Crossplay has been an extremely contentious issue for gaming over the last decade — and while we’re now reaching a point where companies are able and willing to work together, it’s been a long, difficult road towards making it happen. Now, thanks to the ongoing Epic Games v. Apple court case, we know more about this struggle and how Sony really feels about letting players game with their friends.
Sony currently allows crossplay on certain games including Fortnite, but it was a mammoth task to get the company involved (and happy) with the arrangement. In 2018, the company blocked crossplay for Fortnite when the game was at its peak, leading to major backlash and complaints from angry players. While the reason at the time was unclear, emails unearthed during the recent court case reveal Sony was against crossplay because it couldn’t see a benefit for the company.
“Cross-platform play is not a slam dunk no matter the size of the title,” Gio Corsi, senior director of developer relations at Sony told Epic at the time. “Many companies are exploring this idea and not a single one can explain how cross-console play improves the PlayStation business.”
This was in response to an Epic proposal which would have seen the company “go out of its way to make Sony look like heroes” for enabling crossplay. But despite a strongly worded email and a promise that Epic wasn’t going to change its mind, Sony refused to enable crossplay until around August 2019.
The catalyst for this change of heart appears to have been a payment agreement between Epic and Sony which guarantees Sony royalties when PlayStation players contribute a set amount of revenue to cross-platform games like Fortnite. This cross-platform revenue share formula is worked out based on the following equation, according to documents obtained by The Verge: “Cross-Platform Revenue Share = [(Cross-Platform Revenue across all Cohorts x PS4 Gameplay Share) – PSN Revenue] x [15%]”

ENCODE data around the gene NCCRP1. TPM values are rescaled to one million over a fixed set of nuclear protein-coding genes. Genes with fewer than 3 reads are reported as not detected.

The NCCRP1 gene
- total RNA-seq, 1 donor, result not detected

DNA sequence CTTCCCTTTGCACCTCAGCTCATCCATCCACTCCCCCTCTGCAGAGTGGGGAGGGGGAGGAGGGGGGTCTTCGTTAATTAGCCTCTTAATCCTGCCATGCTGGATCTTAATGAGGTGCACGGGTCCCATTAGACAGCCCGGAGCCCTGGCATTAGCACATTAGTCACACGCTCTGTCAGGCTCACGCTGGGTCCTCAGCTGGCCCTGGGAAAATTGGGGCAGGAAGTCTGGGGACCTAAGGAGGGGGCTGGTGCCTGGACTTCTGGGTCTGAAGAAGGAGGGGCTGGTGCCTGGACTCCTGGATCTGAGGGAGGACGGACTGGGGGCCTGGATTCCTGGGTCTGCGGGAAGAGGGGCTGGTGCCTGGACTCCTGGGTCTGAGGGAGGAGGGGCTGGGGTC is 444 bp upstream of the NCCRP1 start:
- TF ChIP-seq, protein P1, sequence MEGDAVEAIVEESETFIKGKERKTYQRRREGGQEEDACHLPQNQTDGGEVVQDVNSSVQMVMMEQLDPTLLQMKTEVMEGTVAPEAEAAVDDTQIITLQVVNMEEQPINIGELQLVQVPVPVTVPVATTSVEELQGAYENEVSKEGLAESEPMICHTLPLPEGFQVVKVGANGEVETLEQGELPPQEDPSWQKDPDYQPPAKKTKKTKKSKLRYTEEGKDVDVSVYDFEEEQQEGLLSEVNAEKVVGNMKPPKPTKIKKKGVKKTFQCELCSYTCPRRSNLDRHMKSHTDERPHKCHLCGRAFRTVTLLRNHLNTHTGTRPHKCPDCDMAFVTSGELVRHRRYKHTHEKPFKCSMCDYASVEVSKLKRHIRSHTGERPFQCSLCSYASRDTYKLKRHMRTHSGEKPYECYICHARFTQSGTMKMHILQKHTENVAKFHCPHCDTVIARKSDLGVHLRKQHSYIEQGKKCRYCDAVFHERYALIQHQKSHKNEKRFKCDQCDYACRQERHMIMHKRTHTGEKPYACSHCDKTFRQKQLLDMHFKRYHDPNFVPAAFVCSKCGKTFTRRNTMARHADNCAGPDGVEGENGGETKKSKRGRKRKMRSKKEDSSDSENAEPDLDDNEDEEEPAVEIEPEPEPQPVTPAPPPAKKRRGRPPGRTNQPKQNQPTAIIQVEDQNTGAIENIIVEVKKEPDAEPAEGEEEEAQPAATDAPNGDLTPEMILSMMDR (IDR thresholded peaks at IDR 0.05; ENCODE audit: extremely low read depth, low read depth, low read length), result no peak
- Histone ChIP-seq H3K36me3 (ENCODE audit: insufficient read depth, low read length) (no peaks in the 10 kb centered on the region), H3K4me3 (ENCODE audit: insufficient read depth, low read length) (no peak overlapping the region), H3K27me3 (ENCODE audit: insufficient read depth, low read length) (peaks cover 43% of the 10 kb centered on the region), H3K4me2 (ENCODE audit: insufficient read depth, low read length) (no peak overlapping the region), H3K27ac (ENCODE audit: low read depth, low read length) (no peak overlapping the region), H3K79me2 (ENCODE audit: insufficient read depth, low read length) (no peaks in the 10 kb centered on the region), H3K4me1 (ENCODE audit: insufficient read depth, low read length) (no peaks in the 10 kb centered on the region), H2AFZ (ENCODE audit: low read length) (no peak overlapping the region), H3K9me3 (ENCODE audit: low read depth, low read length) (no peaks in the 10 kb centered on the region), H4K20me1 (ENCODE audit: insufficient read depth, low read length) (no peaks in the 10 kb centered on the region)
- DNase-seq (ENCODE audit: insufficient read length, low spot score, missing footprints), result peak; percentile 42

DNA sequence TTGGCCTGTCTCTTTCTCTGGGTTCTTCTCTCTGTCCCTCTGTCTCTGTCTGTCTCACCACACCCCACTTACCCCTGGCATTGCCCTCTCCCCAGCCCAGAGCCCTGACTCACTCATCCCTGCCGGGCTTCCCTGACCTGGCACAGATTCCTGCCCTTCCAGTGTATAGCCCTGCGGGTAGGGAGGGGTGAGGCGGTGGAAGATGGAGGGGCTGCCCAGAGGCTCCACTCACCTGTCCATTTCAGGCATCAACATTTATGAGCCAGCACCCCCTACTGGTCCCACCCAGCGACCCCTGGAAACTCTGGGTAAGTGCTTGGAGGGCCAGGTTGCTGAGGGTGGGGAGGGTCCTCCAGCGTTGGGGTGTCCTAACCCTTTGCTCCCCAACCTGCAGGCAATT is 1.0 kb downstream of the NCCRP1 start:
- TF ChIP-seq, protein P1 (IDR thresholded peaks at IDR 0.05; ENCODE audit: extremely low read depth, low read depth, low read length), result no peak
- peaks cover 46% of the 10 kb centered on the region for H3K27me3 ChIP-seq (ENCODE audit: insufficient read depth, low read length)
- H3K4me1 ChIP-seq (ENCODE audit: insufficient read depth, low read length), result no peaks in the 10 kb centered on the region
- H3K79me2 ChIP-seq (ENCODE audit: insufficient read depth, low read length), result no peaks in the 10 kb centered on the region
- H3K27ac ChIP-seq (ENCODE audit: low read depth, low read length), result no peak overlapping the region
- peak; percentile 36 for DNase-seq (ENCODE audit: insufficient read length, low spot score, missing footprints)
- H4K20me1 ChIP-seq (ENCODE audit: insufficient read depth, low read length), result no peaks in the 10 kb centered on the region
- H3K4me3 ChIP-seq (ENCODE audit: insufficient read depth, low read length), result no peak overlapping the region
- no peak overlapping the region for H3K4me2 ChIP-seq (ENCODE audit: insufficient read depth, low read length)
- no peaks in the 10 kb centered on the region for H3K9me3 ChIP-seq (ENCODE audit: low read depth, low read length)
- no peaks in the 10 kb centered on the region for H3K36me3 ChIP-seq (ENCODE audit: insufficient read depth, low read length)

Tim Sweeney, Epic Games CEO, confirmed in a court testimony on Tuesday that Sony is the only platform holder requiring this kind of compensation to enable crossplay. “In certain circumstances Epic will have to pay additional revenue to Sony,” Sweeney said. But there’s greater complications at work. “If somebody were primarily playing on PlayStation, but paying on iPhone then this might trigger compensation.”
In addition to this quirk, Sony also requires an in-built option to disable all cross-platform interactions and stipulates no virtual currency can be transferred to or from PlayStation.
Everyone games on different consoles, and some game on multiple. In 2021, there’s no reason crossplay shouldn’t be an acceptable and workable part of modern gaming. But it appears Sony remains reluctant to lose potential revenue in the battle for crossplay despite its long-standing “For The Players” slogan.
While the outcome of the Epic Games v. Apple case is a long way off, it’s likely we’ll learn more about the company and the inner workings of the games industry as it progresses.